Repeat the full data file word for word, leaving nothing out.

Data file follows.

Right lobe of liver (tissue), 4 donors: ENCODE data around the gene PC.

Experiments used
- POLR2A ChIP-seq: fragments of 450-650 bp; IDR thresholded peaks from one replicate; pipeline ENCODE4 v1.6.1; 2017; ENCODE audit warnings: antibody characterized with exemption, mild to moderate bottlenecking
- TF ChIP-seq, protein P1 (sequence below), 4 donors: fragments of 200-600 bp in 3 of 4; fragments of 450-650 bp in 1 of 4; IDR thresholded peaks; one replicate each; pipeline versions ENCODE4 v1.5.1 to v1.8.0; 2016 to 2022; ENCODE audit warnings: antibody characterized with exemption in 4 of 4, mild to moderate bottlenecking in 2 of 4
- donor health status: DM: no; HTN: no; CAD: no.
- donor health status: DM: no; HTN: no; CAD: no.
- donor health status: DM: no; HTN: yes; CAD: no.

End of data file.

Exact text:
Right lobe of liver (tissue), 4 donors: ENCODE data around the gene PC.

Experiments used
- POLR2A ChIP-seq: fragments of 450-650 bp; IDR thresholded peaks from one replicate; pipeline ENCODE4 v1.6.1; 2017; ENCODE audit warnings: antibody characterized with exemption, mild to moderate bottlenecking
- TF ChIP-seq, protein P1 (sequence below), 4 donors: fragments of 200-600 bp in 3 of 4; fragments of 450-650 bp in 1 of 4; IDR thresholded peaks; one replicate each; pipeline versions ENCODE4 v1.5.1 to v1.8.0; 2016 to 2022; ENCODE audit warnings: antibody characterized with exemption in 4 of 4, mild to moderate bottlenecking in 2 of 4
- donor health status: DM: no; HTN: no; CAD: no.
- donor health status: DM: no; HTN: no; CAD: no.
- donor health status: DM: no; HTN: yes; CAD: no.